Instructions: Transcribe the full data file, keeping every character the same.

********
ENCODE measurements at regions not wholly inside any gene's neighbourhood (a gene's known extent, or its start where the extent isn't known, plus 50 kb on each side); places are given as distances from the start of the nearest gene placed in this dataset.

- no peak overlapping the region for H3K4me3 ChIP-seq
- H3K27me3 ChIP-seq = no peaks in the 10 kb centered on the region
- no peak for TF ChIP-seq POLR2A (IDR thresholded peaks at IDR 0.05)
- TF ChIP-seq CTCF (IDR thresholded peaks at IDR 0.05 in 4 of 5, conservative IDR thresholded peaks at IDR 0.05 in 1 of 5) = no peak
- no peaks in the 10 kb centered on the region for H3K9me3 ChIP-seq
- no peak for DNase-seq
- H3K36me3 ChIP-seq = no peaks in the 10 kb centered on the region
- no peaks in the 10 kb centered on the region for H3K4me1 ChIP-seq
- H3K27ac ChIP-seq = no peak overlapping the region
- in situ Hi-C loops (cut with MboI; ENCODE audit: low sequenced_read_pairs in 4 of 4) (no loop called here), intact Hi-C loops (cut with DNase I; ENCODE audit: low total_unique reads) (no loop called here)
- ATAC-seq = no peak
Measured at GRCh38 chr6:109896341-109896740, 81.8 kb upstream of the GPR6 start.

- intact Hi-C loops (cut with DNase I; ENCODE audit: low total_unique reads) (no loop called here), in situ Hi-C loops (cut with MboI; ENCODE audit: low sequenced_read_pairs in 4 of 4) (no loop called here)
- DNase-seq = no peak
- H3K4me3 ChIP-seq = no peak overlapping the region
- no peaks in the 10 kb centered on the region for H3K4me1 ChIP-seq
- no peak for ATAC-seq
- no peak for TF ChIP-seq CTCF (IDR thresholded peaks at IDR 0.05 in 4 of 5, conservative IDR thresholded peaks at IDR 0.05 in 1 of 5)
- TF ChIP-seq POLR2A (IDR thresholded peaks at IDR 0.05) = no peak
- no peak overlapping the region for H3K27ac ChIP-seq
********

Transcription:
ENCODE measurements at regions not wholly inside any gene's neighbourhood (a gene's known extent, or its start where the extent isn't known, plus 50 kb on each side); places are given as distances from the start of the nearest gene placed in this dataset.

- no peak overlapping the region for H3K4me3 ChIP-seq
- H3K27me3 ChIP-seq = no peaks in the 10 kb centered on the region
- no peak for TF ChIP-seq POLR2A (IDR thresholded peaks at IDR 0.05)
- TF ChIP-seq CTCF (IDR thresholded peaks at IDR 0.05 in 4 of 5, conservative IDR thresholded peaks at IDR 0.05 in 1 of 5) = no peak
- no peaks in the 10 kb centered on the region for H3K9me3 ChIP-seq
- no peak for DNase-seq
- H3K36me3 ChIP-seq = no peaks in the 10 kb centered on the region
- no peaks in the 10 kb centered on the region for H3K4me1 ChIP-seq
- H3K27ac ChIP-seq = no peak overlapping the region
- in situ Hi-C loops (cut with MboI; ENCODE audit: low sequenced_read_pairs in 4 of 4) (no loop called here), intact Hi-C loops (cut with DNase I; ENCODE audit: low total_unique reads) (no loop called here)
- ATAC-seq = no peak
Measured at GRCh38 chr6:109896341-109896740, 81.8 kb upstream of the GPR6 start.

- intact Hi-C loops (cut with DNase I; ENCODE audit: low total_unique reads) (no loop called here), in situ Hi-C loops (cut with MboI; ENCODE audit: low sequenced_read_pairs in 4 of 4) (no loop called here)
- DNase-seq = no peak
- H3K4me3 ChIP-seq = no peak overlapping the region
- no peaks in the 10 kb centered on the region for H3K4me1 ChIP-seq
- no peak for ATAC-seq
- no peak for TF ChIP-seq CTCF (IDR thresholded peaks at IDR 0.05 in 4 of 5, conservative IDR thresholded peaks at IDR 0.05 in 1 of 5)
- TF ChIP-seq POLR2A (IDR thresholded peaks at IDR 0.05) = no peak
- no peak overlapping the region for H3K27ac ChIP-seq